Alas the current fashion in the more upmarket areas of Broadstairs is either to ‘remodel’ properties such as this, or to pull them down and replace them with structures such as the one below. I am sorry if this happens to be your home, but you are welcome to it. I daresay the owners feel they are the living embodiment of the Grand Designs era, but quite what anyone finds appealing about living in soulless steel and render box with huge lifeless windows I cannot comprehend.
To make matters worse, the requirement to display between 5 and 7 expensive German cars in front of these houses leaves precious little room for gardens. Thank heavens for phormiums, the only plant that seems to have made it into the austere architects’ repertoire. I’ve no doubt that residents of the North Foreland Estate feel they have made it, but with a choice between mutilated Edwardian and grotesque modern, I think I’ll stay in town, thank you very much.
One benefit the owners of these lavish homes have is private access to the beach via a staircase cut through the cliffs. It’s said that these are the 39 steps that inspired the title of John Buchan’s famous thriller. True enough, Buchan did spend time convalescing in Broadstairs and his son recalls that his sister found a wooden staircase in the grounds of his private nursing home, which led down to the beach. Whether or not these are exactly the same stairs I don’t know, but the story is a good one and part of Broadstairs’ fascinating history.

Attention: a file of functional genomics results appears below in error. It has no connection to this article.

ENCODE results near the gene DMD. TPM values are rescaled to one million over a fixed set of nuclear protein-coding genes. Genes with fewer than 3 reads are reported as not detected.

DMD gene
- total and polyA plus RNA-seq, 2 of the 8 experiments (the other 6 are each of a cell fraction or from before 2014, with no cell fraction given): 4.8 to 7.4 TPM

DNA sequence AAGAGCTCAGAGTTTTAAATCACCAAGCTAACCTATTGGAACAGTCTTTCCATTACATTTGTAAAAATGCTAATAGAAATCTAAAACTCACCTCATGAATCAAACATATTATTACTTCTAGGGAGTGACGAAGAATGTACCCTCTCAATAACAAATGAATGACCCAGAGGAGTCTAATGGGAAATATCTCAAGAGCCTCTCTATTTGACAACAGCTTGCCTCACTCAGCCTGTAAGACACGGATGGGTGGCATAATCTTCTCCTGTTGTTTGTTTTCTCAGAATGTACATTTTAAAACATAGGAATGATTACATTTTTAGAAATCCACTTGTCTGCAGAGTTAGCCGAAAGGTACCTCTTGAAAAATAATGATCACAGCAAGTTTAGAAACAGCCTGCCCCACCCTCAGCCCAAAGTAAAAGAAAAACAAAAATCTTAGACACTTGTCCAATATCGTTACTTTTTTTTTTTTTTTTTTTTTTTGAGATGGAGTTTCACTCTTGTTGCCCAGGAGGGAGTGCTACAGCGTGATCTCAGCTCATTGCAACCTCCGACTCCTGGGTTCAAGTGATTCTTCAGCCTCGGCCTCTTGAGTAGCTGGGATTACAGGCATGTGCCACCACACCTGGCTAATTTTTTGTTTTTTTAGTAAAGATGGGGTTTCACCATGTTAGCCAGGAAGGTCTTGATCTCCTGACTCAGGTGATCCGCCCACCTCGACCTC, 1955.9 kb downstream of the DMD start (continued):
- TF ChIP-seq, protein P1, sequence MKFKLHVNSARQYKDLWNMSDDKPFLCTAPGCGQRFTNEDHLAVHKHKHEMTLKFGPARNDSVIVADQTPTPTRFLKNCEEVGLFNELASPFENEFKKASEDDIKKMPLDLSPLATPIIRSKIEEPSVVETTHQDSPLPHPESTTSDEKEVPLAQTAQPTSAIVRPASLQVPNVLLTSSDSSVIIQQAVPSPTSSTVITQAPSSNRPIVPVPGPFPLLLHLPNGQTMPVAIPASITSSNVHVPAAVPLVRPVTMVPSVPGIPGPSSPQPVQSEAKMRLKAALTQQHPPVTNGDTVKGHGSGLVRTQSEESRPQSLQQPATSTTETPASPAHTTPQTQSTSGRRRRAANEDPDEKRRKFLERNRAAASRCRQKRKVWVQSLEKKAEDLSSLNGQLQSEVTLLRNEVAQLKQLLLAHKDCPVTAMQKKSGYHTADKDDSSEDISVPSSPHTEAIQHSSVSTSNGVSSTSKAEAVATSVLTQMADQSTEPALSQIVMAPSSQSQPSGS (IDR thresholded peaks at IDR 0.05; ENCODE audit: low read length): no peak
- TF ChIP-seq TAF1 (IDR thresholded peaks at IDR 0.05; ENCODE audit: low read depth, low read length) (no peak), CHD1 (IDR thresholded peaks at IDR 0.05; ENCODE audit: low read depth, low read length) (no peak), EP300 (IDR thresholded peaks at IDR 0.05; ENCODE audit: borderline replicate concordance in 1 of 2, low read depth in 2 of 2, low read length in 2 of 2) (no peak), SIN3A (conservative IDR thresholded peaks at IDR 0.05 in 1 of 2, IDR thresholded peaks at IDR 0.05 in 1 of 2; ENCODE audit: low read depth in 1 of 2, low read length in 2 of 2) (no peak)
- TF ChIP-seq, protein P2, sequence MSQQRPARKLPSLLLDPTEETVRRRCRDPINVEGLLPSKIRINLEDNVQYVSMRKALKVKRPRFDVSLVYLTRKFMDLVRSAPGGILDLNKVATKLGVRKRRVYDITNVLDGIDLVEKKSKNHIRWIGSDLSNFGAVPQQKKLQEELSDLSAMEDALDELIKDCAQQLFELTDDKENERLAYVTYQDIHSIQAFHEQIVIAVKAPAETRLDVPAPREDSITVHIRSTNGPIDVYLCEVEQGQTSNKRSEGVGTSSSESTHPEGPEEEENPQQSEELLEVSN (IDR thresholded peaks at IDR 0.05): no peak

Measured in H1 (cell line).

After North Foreland comes Joss Bay, one of the few beaches in Thanet where one might surf if one was so inclined. There is a surf school and little cafe. Strong easterly winds over the last two winters have pushed the golden sand high up against the cliffs. From here one can enjoy a great view of activity in the world’s busiest shipping lane.
Lichen is not something one sees a great deal of in Thanet. The air is clean enough, but the climate is quite dry and there are very few woods or trees. However, along a stretch of cycle path leading up to Kingsgate the hawthorns and privets are smothered in both yellow and silver-grey lichen.
So we come to Kingsgate Bay, home of an extraordinary collection of buildings commissioned by Lord Holland, the Right Hon. Henry Fox, a highly successful Whig politician with a reputation for cunning and unscrupulousness. Lord Holland was immensely wealthy and went to town with building both his own house (below) and a series follies in the grounds, one of which was Kingsgate Castle. At the time it was unusual to build a stately home, which this surely was, facing directly out to sea. Holland House was originally approached through a stone arch originally known as Barthelmas Gate and renamed King’s Gate after the forced landing of King Charles II on the beach due to a storm on 30th June 1683.